Lesson 1 of 5
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Summary of 2 Kings


Second Kings continues the story where 1 Kings left off. Chapters 1-2 complete the presentation of Elijah’s prophetic ministry. Chapters 3-9 depict the ministry of Elijah’s successor, Elisha. Chapters 9-10 relate the defeat of Baal that occurred in Jehu’s purge and the end of the Omride dynasty. Athaliah’s seizure of the Judean throne and the restoration of Davidic rule under Joash are recounted in chapters 11-12. The rest of 2 Kings details the fall of the northern kingdom of Israel to Assyria in chapters 13-17, followed by the fall of the southern kingdom of Judah to Babylon in chapters 18-25 despite the righteous reigns of Hezekiah (chapters 18-20) and Josiah (chapters 22-23).


Second Kings uses the history of the kings of Judah and Israel to explain the destruction of Jerusalem to those experiencing exile in Babylon in the hopes that they might gain a new self-understanding. It is a story of the monarchy’s failure and deserved judgment. But it is also a story of God’s unrelenting commitment to his people through divine words of hope, judgment, summons, and warning, as God seeks to maintain God’s covenantal relationship with the people. We, too, need to hear that a patient and merciful God awaits our response and listens to our prayers.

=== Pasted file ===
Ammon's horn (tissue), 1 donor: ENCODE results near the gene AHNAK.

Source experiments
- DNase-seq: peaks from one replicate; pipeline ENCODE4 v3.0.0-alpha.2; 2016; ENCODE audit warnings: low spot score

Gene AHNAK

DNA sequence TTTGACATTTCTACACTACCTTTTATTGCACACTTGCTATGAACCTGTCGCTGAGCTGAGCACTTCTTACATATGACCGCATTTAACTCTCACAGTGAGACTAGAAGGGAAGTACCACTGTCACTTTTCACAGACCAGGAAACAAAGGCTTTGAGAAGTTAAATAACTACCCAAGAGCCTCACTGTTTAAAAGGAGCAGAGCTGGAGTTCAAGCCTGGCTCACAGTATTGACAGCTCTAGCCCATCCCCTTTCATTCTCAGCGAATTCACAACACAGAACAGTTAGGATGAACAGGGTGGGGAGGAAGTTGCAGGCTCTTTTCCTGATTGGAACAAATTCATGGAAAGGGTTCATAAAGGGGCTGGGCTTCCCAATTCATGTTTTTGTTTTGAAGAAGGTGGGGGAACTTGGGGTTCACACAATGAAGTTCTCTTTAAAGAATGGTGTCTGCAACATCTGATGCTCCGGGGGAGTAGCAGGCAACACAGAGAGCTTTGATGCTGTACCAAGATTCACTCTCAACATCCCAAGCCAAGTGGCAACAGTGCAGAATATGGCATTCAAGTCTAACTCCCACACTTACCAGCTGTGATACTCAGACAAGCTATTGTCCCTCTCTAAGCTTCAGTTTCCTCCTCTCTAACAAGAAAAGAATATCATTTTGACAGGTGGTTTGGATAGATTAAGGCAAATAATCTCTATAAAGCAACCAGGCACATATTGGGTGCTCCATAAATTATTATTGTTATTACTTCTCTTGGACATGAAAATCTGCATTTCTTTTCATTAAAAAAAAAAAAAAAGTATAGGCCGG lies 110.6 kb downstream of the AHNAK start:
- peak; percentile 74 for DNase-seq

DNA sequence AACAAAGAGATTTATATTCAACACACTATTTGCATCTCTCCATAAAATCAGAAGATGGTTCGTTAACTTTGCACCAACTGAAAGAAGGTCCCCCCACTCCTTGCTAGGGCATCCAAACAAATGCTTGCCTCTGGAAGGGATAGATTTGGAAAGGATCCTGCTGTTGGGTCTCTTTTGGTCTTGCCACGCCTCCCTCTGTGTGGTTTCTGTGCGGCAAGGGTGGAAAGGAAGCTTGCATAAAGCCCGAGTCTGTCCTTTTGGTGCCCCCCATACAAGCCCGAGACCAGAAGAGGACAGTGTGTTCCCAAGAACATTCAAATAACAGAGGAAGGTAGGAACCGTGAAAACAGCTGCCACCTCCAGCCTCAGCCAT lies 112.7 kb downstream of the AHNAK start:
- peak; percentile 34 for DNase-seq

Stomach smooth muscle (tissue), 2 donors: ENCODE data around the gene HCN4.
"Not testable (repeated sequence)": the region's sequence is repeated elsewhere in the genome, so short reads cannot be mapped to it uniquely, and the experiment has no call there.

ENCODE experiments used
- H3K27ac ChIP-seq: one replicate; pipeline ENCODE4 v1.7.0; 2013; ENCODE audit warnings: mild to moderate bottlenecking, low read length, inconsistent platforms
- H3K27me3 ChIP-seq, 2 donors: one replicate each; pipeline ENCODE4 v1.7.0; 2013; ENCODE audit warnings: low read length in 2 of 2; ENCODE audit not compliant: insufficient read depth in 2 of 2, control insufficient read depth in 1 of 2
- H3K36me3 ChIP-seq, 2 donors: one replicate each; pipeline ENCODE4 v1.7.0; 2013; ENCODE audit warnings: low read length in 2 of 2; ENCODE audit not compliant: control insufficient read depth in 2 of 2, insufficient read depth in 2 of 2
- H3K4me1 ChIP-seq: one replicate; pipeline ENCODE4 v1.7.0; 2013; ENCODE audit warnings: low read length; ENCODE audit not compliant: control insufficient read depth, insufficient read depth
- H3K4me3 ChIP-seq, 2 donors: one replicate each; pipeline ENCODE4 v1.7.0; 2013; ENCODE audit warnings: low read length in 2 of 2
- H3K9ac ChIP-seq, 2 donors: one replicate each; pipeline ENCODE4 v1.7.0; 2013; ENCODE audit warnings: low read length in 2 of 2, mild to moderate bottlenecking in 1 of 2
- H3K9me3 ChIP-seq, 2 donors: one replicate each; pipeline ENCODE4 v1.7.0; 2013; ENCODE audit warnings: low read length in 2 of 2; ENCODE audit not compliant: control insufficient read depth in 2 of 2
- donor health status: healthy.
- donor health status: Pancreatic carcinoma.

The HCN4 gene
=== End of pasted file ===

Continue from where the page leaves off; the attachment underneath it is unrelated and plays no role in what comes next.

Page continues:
Second Kings is the twelfth book in the Old Testament, immediately after 1 Kings and before 1 Chronicles.


Ancient tradition identifies Jeremiah as the author of 1 and 2 Kings. Today, many scholars believe that 1 and 2 Kings are the concluding part of the Deuteronomistic History and that various older traditions have been gathered together and edited by a nameless exilic editor or editors.


The final event recorded in 2 Kings occurred in 561 B.C.E. Since the return from Babylon (538 B.C.E.) is not recorded, one assumes that–as part of the Deuteronomistic History–2 Kings reached its final form sometime between these dates during the Babylonian exile.


Second Kings is a continuation of 1 Kings that seeks to answer the questions of God’s people living in Babylonian exile by presenting an interpretation of the history of Israel and Judah through the lens of the theological tenets of the book of Deuteronomy. It suggests that their plight was not due to the failure of God’s promise to David. Rather, their own failure regarding such matters as worship outside the central sanctuary, idolatry, and other covenant violations brought about their destruction at the hands of Assyria and Babylon.


Second Kings looks like a history of Judah, the southern kingdom, and Israel, the northern kingdom. While important historical information is presented, some of it is at odds with the presentation found in 1 and 2 Chronicles. Both Chronicles and Kings should be read as theological, rather than historical, presentations of the years of the monarchy. Kings is designed to demonstrate the reasons for the fall of the northern kingdom of Israel in 722/721 B.C.E. and Judah’s exile to Babylon in 587/586 B.C.E.